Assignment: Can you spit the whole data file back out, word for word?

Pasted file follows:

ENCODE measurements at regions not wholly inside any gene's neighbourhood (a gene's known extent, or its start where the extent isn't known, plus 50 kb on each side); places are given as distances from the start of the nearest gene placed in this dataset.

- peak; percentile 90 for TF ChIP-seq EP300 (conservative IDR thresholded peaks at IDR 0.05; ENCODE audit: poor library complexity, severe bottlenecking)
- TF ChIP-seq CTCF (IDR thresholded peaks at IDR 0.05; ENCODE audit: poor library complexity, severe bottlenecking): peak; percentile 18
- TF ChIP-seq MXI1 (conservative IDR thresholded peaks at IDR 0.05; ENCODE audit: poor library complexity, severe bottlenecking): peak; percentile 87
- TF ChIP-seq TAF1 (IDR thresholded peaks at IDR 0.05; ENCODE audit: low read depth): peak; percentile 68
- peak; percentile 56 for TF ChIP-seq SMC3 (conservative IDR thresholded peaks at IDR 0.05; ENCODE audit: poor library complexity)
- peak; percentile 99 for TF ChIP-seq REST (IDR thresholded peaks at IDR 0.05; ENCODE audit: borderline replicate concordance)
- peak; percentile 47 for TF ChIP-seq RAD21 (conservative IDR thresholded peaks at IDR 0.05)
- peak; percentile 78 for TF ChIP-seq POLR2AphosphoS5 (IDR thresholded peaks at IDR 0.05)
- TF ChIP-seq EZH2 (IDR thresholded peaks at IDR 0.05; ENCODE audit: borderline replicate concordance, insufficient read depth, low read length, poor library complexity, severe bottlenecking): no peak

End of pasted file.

ENCODE measurements at regions not wholly inside any gene's neighbourhood (a gene's known extent, or its start where the extent isn't known, plus 50 kb on each side); places are given as distances from the start of the nearest gene placed in this dataset.

- peak; percentile 90 for TF ChIP-seq EP300 (conservative IDR thresholded peaks at IDR 0.05; ENCODE audit: poor library complexity, severe bottlenecking)
- TF ChIP-seq CTCF (IDR thresholded peaks at IDR 0.05; ENCODE audit: poor library complexity, severe bottlenecking): peak; percentile 18
- TF ChIP-seq MXI1 (conservative IDR thresholded peaks at IDR 0.05; ENCODE audit: poor library complexity, severe bottlenecking): peak; percentile 87
- TF ChIP-seq TAF1 (IDR thresholded peaks at IDR 0.05; ENCODE audit: low read depth): peak; percentile 68
- peak; percentile 56 for TF ChIP-seq SMC3 (conservative IDR thresholded peaks at IDR 0.05; ENCODE audit: poor library complexity)
- peak; percentile 99 for TF ChIP-seq REST (IDR thresholded peaks at IDR 0.05; ENCODE audit: borderline replicate concordance)
- peak; percentile 47 for TF ChIP-seq RAD21 (conservative IDR thresholded peaks at IDR 0.05)
- peak; percentile 78 for TF ChIP-seq POLR2AphosphoS5 (IDR thresholded peaks at IDR 0.05)
- TF ChIP-seq EZH2 (IDR thresholded peaks at IDR 0.05; ENCODE audit: borderline replicate concordance, insufficient read depth, low read length, poor library complexity, severe bottlenecking): no peak